Quarterly Essay

Scott Morrison has now been prime minister longer than any of his four predecessors: Kevin Rudd, Julia Gillard, Tony Abbott, or Malcolm Turnbull. He has won one election by the skin of his teeth and faces another by May next year. So what sort of man is he and how good a prime minister? These three publications give us slightly different takes on these questions.

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The dual crises of the recent bushfires and the Covid-19 pandemic have exposed structural weakness in Australia’s economy. Our export income is dominated by a few commodities, with coal and gas near the top, the production of which employs relatively few people (only around 1.9 per cent of the workforce is employed in mining). The unprecedented fires, exacerbated by a warming climate, were a visceral demonstration that fossil fuels have no role in an environmentally and socially secure future. Global investors are abandoning coal and, in some cases, Australia. Meanwhile, industries that generate many jobs – education, tourism, hospitality, arts, and entertainment – have been hit hard by efforts to reduce the spread of the virus.

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You probably own a smartphone. Chances are it’s in your pocket right now, or at least within arm’s reach – don’t pick it up. Fight the habit. Besides, you’ve probably checked it in the last fifteen minutes. If you are an average user, intentionally or not, you will spend three to four hours looking at its screen today. If you did check your phone after the second sentence, then well done for making it back to this piece, although (according to some research) it probably took you about twenty-five minutes to refocus.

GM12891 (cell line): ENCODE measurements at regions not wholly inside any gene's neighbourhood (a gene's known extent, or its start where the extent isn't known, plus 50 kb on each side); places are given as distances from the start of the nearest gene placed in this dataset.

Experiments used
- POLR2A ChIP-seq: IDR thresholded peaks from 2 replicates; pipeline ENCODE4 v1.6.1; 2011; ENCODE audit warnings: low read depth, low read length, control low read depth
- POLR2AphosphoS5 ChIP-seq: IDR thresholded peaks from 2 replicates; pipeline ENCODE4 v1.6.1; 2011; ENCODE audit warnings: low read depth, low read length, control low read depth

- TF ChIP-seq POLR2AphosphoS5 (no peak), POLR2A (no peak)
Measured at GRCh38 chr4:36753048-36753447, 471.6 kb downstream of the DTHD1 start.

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For upward of a decade, Hugh White has been sounding a warning: that Australia’s long-standing policy of relying on the United States as guarantor of our security in Asia was approaching its use-by date. As a conspicuous relic of European colonial expansion, Australia has always viewed with trepidation the ...

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Guy Rundle ends his engrossing account of Clive Palmer with a disclaimer: ‘Knowing Clive, he will contradict everything asserted in this essay in the two weeks between its going to press and hitting the bookstands.’ Since the publication of this essay, Palmer has not contradicted the assertions of the essay, but his party has been challenged. Senator Jacqui Lambie has resigned from the Palmer United Party. At the November Victorian election, preference deals led to the election of micro parties to the Upper House, without a Palmer United Party member.

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Whether you love or hate lawyer–activist Noel Pearson’s ideas, you have to admire his chutzpah, his willingness to put his ideas out there for public discussion and debate, even if his own dogmatism sometimes limits his diplomatic engagements ...